Gluttony Mise en abîme

I’ve imbibed Ancient Aliens sober many a times, probably an unhealthy amount. I get it: It’s an ambient, lulling salve, a comforting bath of ludicrousness, blinking lights, repetition, embarrassing graphics, and dubious sincerity. Ancient Aliens is a show about desperation for a grander conception of existence that also highlights our utter failure to grasp our meaninglessness. It argues for cosmic indifference and a grand-scheme higher power at the same time, for the vastness and nuance of human ingenuity and its fundamentally inadequacy. Action Bronson and crew’re are after dissecting these paradoxes, I think; their methods just take a detour through misfiring synapses and mind-numbing chemicals.

Think of Traveling the Stars: Action Bronson and Friends Watch Ancient Aliens as Blue Chips 3—same label’n’all—another baked and buttered, calorie-rich public domain gauntlet/copyright infringement ruse/corporate synergy machine. Once again, Bronson’s pulling from the trash bin to recycle on the company dime. His and Party Supplies’ Reebok-sponsored dual collaborations were a gleefully seedy, well-observed, and haphazardly collaged (in a good way) palette—one where a Jason Sudeikis and Bobby Knight Applebee’s commercial (no “Skip Ad,” apparently) and Iverson’s infamous practice excoriation are not just natural bedfellows pulled, unclipped and flat as a pancake, from the mediaverse teat, but’re also lopsidedly sutured to form a thesis statement.

Bronson is, bless his heart, that odd gourmand who gets off on sullying his finer tastes with processed junk—now it’s not just a musical and culinary predilection (defilement?); it’s also visual! Draw a straight line from his stoned, Nick Nolte-inspired YouTube pillaging, through his Fuck, That’s Delicious feasting, with a dash of his Ghostface denouncing (though, to his credit, he often leans in: “103 and Roosey,” “Tapas”), pulled through a lazy MST3K, Dinner and a Movie riff, and you wind up in the murky waters of TTS:ABAFWAA, where the primitive and the postmodern collide and double over—aliens schmooze with primitive man in the mind’s eye of the self-described “ancient astronaut theorists,” and Bronson and crew set their sights on the cosmos while luxuriating over their bongs and gonzo, phallic blunts with fetishistic intensity.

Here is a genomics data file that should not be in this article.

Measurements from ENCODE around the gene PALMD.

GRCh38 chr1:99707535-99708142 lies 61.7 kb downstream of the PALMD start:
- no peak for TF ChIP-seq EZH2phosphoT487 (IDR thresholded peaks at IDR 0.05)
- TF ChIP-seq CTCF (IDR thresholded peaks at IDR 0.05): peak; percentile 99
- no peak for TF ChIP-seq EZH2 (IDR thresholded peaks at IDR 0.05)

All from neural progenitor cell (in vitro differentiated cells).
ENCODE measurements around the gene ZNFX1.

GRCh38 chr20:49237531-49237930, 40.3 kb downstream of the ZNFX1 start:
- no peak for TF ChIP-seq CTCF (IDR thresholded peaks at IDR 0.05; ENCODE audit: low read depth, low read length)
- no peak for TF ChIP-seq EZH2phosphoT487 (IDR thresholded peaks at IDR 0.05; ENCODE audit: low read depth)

Let’s just dispel this: TTS:ABAFWAA is without merit. It’s all flubbed lines, missed marks, superficial free associations, distracted asides, fuck-it noodling, awkward random guests, faux-copyright infringement, and unfocused mysticism. No one engages with the show within the show at all, really. Inspired moments are seldom, and the rest is bloat; everything hinges on the moods and whims and shapes of the collective high. It’s sloppily improvised; every so often, someone in the group feels the sag and hazards a thought—without fail, it always falls apart as it comes out. The slack-jawed dead-air, where they watch the show and the wheels grind to a halt, is the most compelling. It’s all flashing lights, sloshed cameras, Action.  This thing takes the terrible, gaudy aesthetic of Ancient Aliens and throws it down a garbage disposal, reveling in a vaguely new agey vibe and rampant, borderline-toxic insincerity. It’s an undeniably narcissistic Buddha-belly navel gaze, a bunch of abstracted masturbatory musings.